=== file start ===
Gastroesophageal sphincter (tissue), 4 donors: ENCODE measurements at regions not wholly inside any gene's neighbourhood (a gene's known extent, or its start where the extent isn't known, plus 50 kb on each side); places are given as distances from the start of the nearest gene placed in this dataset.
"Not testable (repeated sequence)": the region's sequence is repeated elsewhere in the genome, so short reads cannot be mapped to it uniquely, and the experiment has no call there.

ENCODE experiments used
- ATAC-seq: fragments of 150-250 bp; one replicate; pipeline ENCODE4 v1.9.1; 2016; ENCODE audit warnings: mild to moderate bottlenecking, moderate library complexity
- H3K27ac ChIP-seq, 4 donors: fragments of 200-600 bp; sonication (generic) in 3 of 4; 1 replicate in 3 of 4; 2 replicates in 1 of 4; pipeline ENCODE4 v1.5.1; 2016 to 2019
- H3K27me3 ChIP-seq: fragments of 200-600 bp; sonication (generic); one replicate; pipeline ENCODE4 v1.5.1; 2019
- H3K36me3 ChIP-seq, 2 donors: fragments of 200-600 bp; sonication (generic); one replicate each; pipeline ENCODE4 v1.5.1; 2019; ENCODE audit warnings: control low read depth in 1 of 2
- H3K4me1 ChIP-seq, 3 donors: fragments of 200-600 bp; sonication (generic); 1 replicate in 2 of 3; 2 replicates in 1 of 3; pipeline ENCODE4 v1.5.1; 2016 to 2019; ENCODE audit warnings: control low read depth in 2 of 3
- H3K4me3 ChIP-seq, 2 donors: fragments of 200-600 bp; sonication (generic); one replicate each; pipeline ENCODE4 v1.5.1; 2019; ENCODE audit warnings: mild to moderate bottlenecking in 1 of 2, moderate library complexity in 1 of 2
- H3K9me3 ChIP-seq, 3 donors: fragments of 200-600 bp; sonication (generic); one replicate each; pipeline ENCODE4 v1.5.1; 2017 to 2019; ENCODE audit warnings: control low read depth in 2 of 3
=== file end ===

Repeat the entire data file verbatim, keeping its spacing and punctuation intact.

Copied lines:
Gastroesophageal sphincter (tissue), 4 donors: ENCODE measurements at regions not wholly inside any gene's neighbourhood (a gene's known extent, or its start where the extent isn't known, plus 50 kb on each side); places are given as distances from the start of the nearest gene placed in this dataset.
"Not testable (repeated sequence)": the region's sequence is repeated elsewhere in the genome, so short reads cannot be mapped to it uniquely, and the experiment has no call there.

ENCODE experiments used
- ATAC-seq: fragments of 150-250 bp; one replicate; pipeline ENCODE4 v1.9.1; 2016; ENCODE audit warnings: mild to moderate bottlenecking, moderate library complexity
- H3K27ac ChIP-seq, 4 donors: fragments of 200-600 bp; sonication (generic) in 3 of 4; 1 replicate in 3 of 4; 2 replicates in 1 of 4; pipeline ENCODE4 v1.5.1; 2016 to 2019
- H3K27me3 ChIP-seq: fragments of 200-600 bp; sonication (generic); one replicate; pipeline ENCODE4 v1.5.1; 2019
- H3K36me3 ChIP-seq, 2 donors: fragments of 200-600 bp; sonication (generic); one replicate each; pipeline ENCODE4 v1.5.1; 2019; ENCODE audit warnings: control low read depth in 1 of 2
- H3K4me1 ChIP-seq, 3 donors: fragments of 200-600 bp; sonication (generic); 1 replicate in 2 of 3; 2 replicates in 1 of 3; pipeline ENCODE4 v1.5.1; 2016 to 2019; ENCODE audit warnings: control low read depth in 2 of 3
- H3K4me3 ChIP-seq, 2 donors: fragments of 200-600 bp; sonication (generic); one replicate each; pipeline ENCODE4 v1.5.1; 2019; ENCODE audit warnings: mild to moderate bottlenecking in 1 of 2, moderate library complexity in 1 of 2
- H3K9me3 ChIP-seq, 3 donors: fragments of 200-600 bp; sonication (generic); one replicate each; pipeline ENCODE4 v1.5.1; 2017 to 2019; ENCODE audit warnings: control low read depth in 2 of 3